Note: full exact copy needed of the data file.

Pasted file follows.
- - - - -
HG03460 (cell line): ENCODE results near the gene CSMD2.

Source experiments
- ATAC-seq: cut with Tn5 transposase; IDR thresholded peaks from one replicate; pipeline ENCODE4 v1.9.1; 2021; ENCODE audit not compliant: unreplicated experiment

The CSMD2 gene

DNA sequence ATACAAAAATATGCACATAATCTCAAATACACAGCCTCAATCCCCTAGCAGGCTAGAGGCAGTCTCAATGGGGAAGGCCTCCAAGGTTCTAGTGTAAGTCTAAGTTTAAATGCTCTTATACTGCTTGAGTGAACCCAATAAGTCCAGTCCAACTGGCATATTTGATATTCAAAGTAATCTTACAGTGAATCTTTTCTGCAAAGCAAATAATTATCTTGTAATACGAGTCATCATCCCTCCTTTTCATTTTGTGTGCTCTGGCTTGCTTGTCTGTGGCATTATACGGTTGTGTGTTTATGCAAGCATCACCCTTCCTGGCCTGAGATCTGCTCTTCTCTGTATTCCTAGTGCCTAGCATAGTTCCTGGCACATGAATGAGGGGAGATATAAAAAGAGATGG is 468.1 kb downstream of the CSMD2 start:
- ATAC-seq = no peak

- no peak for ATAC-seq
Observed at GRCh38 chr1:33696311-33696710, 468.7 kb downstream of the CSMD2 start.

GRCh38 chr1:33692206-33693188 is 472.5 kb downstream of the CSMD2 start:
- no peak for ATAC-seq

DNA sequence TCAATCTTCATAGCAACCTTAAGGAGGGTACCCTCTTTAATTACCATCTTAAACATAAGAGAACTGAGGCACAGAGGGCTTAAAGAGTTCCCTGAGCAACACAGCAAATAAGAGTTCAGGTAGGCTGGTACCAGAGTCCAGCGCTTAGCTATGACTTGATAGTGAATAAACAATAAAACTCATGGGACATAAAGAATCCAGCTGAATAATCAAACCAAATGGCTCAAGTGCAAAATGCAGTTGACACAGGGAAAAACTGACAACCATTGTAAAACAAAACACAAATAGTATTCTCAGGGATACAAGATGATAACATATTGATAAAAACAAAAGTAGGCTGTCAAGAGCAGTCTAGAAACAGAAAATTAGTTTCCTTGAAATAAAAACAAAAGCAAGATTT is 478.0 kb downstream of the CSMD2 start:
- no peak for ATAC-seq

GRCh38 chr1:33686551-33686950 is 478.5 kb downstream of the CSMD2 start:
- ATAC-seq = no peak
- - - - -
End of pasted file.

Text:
HG03460 (cell line): ENCODE results near the gene CSMD2.

Source experiments
- ATAC-seq: cut with Tn5 transposase; IDR thresholded peaks from one replicate; pipeline ENCODE4 v1.9.1; 2021; ENCODE audit not compliant: unreplicated experiment

The CSMD2 gene

DNA sequence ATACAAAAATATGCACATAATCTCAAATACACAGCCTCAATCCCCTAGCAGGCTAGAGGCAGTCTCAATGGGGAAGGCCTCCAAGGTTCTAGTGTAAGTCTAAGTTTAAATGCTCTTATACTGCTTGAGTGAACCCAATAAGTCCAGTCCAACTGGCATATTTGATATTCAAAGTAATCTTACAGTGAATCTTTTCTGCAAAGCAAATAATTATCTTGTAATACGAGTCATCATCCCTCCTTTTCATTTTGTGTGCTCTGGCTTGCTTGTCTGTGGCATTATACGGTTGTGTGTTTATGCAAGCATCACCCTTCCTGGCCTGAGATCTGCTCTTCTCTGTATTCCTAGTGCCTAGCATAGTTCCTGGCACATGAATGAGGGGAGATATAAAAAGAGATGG is 468.1 kb downstream of the CSMD2 start:
- ATAC-seq = no peak

- no peak for ATAC-seq
Observed at GRCh38 chr1:33696311-33696710, 468.7 kb downstream of the CSMD2 start.

GRCh38 chr1:33692206-33693188 is 472.5 kb downstream of the CSMD2 start:
- no peak for ATAC-seq

DNA sequence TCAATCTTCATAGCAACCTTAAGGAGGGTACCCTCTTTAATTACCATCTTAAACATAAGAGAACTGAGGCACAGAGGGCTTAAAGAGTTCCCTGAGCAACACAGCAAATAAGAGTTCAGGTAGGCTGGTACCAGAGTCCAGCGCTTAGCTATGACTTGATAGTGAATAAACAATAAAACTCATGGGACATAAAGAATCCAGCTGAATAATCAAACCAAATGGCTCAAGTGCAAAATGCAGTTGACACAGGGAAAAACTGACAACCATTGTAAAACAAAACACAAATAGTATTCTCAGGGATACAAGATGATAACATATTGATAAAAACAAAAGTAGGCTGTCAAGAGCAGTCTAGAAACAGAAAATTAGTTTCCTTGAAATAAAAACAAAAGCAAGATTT is 478.0 kb downstream of the CSMD2 start:
- no peak for ATAC-seq

GRCh38 chr1:33686551-33686950 is 478.5 kb downstream of the CSMD2 start:
- ATAC-seq = no peak